Boundless Learning: Additional resources specifically developed for the textbook chapters below can be found by clicking the link to the left. Beware: You will have to sign up with Boundless Learning and choose Mankiw's textbook first. Then, you will have to search for the right chapter.


February 29: Labor markets and unemployment






March 4: Income inequality and poverty (Syllabus Section 2.4)

  • Homework Due: Read Mankiw (Chapter 20)

  • Assessments and Activities: Free response/problem and lecture

    • Free-response/problem: You will work cooperatively with your partner to construct a response to the following prompt.

      1. Define: Natural rate of unemployment.
      2. Explain how the following combine to account for the unemployment rate.
        • Frictional unemployment
        • Structural unemployment
        • Seasonal unemployment
        • Cyclical unemployment
      3. Evaluate the different ways that unemployment could be reduced.

    • Lecture: Income inequality and poverty (PDF below)




March 6: The government budget and the tax system (Syllabus Section 2.4)

  • Homework Due: Read Mankiw (Chapter 12)

  • Assessments and Activities: Free-response/problem and lecture

    • Free-response/problem: You will work cooperatively with your partner to construct a response to the following prompt.

      • Evaluate the different ways that unemployment could be reduced.




March 8: Booms and busts, the accelerator effect, and Keynesian fiscal policy (Syllabus Section 2.4)









  • Assessments and Activities: Free-response/problem and lecture

    • Free-response/problem: You will work cooperatively with your partner to construct a response to the following prompt.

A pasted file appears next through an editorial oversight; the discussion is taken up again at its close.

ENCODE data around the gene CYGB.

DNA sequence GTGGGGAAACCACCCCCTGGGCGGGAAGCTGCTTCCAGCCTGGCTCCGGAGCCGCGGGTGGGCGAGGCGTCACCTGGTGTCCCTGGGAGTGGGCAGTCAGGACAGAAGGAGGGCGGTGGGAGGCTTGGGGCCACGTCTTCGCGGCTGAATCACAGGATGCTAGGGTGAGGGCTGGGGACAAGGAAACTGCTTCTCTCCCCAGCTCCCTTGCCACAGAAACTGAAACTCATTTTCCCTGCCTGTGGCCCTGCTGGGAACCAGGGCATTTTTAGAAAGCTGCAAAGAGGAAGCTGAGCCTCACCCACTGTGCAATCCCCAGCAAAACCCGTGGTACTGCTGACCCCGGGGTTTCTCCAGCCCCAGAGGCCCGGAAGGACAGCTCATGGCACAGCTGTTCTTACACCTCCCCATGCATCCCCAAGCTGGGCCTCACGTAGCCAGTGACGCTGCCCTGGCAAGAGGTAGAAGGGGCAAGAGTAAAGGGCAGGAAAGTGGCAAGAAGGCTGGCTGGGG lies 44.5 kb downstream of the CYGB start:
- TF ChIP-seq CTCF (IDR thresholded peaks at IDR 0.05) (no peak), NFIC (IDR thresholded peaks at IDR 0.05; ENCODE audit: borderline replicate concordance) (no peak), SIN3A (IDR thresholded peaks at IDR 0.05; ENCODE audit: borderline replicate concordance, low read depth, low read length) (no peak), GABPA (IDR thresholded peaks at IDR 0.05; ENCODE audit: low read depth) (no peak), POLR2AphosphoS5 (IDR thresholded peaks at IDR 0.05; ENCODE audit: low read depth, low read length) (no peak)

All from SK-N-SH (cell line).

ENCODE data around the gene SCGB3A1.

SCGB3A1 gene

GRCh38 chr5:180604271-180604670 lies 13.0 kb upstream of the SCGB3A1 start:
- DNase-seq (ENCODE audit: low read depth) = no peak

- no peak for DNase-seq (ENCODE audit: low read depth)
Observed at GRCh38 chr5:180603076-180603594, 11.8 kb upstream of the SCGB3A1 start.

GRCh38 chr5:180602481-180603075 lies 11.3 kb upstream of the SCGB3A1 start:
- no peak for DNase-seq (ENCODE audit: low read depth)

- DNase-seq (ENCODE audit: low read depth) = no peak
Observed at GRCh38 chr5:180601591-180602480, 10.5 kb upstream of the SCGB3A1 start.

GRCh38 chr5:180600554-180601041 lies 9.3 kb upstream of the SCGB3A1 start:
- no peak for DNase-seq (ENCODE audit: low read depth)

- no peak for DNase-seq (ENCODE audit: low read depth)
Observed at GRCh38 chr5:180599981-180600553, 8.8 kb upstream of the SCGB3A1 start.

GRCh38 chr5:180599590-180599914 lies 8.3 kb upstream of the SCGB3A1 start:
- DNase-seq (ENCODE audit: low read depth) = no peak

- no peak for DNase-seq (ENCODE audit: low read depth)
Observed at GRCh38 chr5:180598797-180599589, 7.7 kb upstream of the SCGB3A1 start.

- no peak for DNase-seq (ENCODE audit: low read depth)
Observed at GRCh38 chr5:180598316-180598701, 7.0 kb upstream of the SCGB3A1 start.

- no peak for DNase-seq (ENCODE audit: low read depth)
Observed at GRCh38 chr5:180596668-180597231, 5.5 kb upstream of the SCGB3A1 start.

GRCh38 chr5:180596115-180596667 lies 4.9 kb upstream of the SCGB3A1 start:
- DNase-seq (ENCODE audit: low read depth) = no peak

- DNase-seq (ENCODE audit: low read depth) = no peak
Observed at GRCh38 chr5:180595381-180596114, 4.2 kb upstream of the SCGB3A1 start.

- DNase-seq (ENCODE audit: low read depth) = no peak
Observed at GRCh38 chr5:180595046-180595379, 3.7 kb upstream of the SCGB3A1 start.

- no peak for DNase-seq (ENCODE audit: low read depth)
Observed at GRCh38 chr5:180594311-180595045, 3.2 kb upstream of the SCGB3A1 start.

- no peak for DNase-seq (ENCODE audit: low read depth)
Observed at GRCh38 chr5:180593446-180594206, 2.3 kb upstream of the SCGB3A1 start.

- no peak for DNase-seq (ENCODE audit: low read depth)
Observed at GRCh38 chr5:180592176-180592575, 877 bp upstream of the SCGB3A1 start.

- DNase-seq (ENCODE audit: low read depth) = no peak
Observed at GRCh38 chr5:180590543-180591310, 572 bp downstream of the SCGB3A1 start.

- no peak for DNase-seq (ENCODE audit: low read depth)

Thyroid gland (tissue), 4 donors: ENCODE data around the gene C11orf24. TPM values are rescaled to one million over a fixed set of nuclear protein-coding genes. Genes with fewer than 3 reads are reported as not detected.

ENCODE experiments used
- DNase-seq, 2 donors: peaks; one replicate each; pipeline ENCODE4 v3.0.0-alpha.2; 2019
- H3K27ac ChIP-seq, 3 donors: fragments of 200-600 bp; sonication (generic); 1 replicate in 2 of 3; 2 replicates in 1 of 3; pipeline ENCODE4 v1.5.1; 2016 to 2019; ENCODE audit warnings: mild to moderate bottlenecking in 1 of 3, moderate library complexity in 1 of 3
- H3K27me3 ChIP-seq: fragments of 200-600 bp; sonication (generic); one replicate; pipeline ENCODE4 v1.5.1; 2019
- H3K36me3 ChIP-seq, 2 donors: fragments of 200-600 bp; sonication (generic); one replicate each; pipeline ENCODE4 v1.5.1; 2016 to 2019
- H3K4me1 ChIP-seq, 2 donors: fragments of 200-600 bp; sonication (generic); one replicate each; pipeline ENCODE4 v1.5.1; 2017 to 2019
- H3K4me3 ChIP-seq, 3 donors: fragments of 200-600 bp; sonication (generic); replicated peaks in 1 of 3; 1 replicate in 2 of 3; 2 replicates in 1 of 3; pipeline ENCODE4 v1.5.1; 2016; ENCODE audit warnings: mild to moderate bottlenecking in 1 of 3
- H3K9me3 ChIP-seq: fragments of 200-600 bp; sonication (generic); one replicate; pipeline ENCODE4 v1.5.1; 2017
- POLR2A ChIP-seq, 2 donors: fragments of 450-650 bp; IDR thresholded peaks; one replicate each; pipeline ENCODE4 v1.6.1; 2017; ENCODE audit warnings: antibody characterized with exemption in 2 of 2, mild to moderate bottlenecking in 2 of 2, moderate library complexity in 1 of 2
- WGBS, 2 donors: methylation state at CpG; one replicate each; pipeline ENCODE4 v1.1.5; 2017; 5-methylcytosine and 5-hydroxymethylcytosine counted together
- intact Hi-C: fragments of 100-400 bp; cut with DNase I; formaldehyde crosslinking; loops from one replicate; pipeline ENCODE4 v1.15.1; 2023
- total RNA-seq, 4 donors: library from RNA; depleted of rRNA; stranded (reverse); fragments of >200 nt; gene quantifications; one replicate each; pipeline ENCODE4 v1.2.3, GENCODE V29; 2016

1. Define budget deficit and government debt.
      2. Evaluate whether governments should employ income tax systems that are progressive or proportional (flat).

    • Lecture: Booms and busts, the accelerator effect, and Keynesian fiscal policy (PDF below)



March 12: The multiplier effect and crowding out effect
  • Homework Due: Read Section 3.4 (McGee) and watch the videos below.

    • Fiscal Policy and the Multiplier Effect




























    • Fiscal Policy and the Tax Multiplier




























    • Crowding Out Part 1

























    • Crowding Out Part 2

  • Activities and Assessments: Free-response/problem and lecture

    • Free-response/problem: You will work cooperatively with your partner to construct a response to the following prompt.

      1. Explain why Keynesians believe that recessions begin and persist and why fiscal policy is necessary in remedying them
      2. Use the ideas of neoclassical economists (Monetarists) and classical economists (Austrians) to evaluate the theory you explained in #1.




March 14: Supply-side economics (Syllabus Section 2.6)

  • Homework Due: None

  • Assessments and Activities: Free-response and lecture

    • Free-response/problem: You will work cooperatively with your partner to construct a response to the following prompt.

      • Use the concepts of the multiplier and crowding out to evaluate Keynesian fiscal policy.




March 18: Reconciling demand-management and supply-side fiscal policies (test review)

  • Homework Due: Read Mankiw (Chapter 36 - Should Monetary and Fiscal Policymakers Try to Stabilize the Economy and Should the Government Balance Its Budget sections)

  • Assessments and Activities: Free-response/problem and problem set

    • Free-response/problem: You will work cooperatively with your partner to construct a response to the following prompt.

      • Evaluate the effectiveness of Keynesian fiscal policy. In your address each of the following (SL need to address 3 and 4 only):
        1. The multiplier effect
        2. The crowding out effect
        3. The reasons that neoclassical economists prefer no government intervention
        4. Market oriented and interventionist supply-side policies

    • Problem Set: Once you have completed your response, you will work on a fiscal policy problem set.


March 20: Fiscal policy test (multiple-choice only)


March 22: Fiscal policy test (papers)